Business Essentials, Grapevine, Texas

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In 2004, Martin Beck and Chris Crumpton purchased a dealership in Grapevine, Texas that was going bankrupt and started a new operation under the Business Essentials name to serve the Dallas-Fort Worth market. Since the two took over the operation it has grown to almost 20 times its original size.

For the dealership, 2018 has been a year of growth. “Business Essentials is holding on to its market share and realigning its strategies to improve profitability and top-line revenue,” says Chris.

The dealership’s slogan accurately sums up the business approach: Big enough to serve you and small enough to know you. “We want our clients to know that we have the ability to do anything anyone else can do for them, along with the ability to treat them as if they were our only customer,” he explains.

Much of the growth over the last 18 months has come from either promotional products or the vertical markets of health care and education. Promotional products had been sold by Business Essential using online sources but the market was never pursued too seriously. A greater emphasis on the category came about when Chris and Marty realized they were missing opportunities with their current customers.

Cindy Crumpton, Chris’s wife, has become the point person for all promotional and marketing products. She deals directly with the manufacturers and when sales reps have an opportunity, they go to her. The sales promotion effort is still in its infancy but is already showing signs of significant potential.

“Though it is labor intensive, most of the promotional products we sell run margins of 35 percent or better,” says Chris. The program has only reached a fraction of existing customers to date, but has generated close to $100,000 of additional profit.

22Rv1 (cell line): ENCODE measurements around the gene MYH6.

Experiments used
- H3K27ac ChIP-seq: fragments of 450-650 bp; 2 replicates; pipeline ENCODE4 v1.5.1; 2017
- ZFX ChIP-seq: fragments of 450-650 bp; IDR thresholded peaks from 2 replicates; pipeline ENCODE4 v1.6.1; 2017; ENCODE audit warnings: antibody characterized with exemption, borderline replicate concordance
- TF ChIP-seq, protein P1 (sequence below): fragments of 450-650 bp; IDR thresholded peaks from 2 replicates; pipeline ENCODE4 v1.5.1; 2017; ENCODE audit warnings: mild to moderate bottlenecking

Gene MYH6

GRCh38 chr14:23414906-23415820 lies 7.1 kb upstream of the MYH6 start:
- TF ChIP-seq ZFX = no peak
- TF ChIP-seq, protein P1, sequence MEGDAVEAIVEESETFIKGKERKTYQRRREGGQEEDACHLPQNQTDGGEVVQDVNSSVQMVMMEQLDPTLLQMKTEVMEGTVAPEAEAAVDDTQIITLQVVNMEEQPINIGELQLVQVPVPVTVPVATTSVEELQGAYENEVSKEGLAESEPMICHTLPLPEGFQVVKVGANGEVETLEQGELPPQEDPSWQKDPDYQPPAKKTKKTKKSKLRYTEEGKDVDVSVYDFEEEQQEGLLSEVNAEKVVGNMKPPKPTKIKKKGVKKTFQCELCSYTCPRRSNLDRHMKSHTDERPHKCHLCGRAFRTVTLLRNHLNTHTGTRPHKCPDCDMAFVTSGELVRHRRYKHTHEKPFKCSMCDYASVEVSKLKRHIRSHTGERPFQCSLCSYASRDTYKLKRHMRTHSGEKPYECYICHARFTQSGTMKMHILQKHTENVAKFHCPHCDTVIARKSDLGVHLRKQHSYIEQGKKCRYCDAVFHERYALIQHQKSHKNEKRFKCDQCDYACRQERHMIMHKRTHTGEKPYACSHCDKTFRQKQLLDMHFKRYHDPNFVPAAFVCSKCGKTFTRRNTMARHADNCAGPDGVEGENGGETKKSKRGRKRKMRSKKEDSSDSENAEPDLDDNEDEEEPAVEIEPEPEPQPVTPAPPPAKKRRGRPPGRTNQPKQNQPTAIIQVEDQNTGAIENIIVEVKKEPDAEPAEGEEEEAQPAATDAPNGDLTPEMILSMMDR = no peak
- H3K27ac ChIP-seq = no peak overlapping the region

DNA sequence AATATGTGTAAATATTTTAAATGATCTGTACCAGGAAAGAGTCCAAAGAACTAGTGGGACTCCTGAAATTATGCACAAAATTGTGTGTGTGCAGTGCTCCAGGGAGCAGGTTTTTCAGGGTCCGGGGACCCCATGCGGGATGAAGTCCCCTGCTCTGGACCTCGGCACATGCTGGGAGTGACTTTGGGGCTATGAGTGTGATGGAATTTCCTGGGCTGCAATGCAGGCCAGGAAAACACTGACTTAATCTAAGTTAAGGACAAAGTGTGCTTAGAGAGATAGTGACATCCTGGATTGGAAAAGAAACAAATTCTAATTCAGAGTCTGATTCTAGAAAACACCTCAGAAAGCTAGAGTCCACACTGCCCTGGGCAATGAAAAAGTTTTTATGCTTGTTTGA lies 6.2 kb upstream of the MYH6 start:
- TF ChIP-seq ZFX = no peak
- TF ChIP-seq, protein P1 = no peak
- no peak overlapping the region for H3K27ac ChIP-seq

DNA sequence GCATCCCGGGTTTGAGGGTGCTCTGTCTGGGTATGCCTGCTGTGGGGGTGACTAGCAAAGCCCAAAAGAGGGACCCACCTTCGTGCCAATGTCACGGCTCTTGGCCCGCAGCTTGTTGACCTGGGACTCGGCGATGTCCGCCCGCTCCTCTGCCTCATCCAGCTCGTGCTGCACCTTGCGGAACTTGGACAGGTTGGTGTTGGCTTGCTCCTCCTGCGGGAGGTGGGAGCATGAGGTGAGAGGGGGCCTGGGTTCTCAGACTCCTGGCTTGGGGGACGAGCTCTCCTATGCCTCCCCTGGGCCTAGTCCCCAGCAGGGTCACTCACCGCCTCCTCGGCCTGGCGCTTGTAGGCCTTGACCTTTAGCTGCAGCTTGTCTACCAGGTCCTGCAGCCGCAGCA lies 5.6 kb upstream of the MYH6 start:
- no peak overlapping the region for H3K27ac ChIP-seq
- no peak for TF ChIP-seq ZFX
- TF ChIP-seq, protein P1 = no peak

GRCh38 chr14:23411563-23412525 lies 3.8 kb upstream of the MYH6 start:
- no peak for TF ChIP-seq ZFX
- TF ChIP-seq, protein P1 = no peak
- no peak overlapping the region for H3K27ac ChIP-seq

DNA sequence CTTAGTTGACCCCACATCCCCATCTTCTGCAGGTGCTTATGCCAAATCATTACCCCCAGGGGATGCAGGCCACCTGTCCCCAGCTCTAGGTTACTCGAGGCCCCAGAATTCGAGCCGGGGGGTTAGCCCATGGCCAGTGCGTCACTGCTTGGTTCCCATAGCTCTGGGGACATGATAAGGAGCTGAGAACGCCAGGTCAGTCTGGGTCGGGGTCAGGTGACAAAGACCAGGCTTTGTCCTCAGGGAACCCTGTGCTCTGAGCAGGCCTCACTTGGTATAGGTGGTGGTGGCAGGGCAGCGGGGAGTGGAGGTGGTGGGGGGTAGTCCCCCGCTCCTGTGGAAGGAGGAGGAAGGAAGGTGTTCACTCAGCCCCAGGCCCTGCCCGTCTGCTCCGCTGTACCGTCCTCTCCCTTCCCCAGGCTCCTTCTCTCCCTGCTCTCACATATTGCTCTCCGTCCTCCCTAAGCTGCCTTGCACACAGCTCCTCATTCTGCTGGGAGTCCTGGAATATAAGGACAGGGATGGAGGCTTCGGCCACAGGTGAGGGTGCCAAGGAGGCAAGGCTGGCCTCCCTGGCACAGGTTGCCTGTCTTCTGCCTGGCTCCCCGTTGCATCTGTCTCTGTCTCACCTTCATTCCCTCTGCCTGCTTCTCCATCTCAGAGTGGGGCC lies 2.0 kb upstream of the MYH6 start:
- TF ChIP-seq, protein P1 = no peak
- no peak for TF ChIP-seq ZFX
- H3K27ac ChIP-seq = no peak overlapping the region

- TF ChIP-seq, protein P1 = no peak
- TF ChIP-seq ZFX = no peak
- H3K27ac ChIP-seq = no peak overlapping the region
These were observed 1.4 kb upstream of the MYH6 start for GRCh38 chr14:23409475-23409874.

The Dallas-Fort Worth market is a large and diverse metropolitan area, where virtually every national competitor fights for business. Many businesses buy from Staples, Office Depot or Amazon, admits Chris. The larger companies can count on fairly regular service but, he points out, small and mid-sized firms can’t say the same. “You’d be surprised at how many businesses we go to that can’t tell us the name of their sales rep at the big box they buy from,” he says.

“Our two biggest verticals—health care and education—have also contributed to the growth,” says Chris. For school sales, BE submits annual bids which gets them on an approved vendor list. From there that warm lead needs to be converted to a paying customer. “We do a much better job establishing relationships with schools than the big boxes do,” says Chris.

Business Essential currently has five salespeople covering area schools along with other businesses. Chris can assign a school district with 30 schools to one of his salespeople and they will visit every one. “The typical rep for a big box company probably couldn’t tell you the names of any schools within a district,” says Chris.

One objective at Business Essentials for 2019 is to continue to add salespeople. Plans call for a new salesperson to start January 1, and another one could come on board next June. One of those could be a specialist in either promotional or janitorial products.

Even with all the current industry uncertainty regarding its wholesalers, Chris remains optimistic about his own company’s growth. The Dallas-Fort Worth area accounts for close to $2 billion of sales in the product categories covered by Business Essentials. “We have less than 1 percent of that, so there are always opportunities for growth,” says Chris. “You just have to have enough feet on the street to find them.”



Key management: Martin and Kim Beck, Chris and Cindy Crumpton

Products carried:  Office supplies, furniture, breakroom and janitorial, promotional and technology

Year founded: 2004

No of employees: 14

Key business partners: Essendant, Office Partners

and AOPD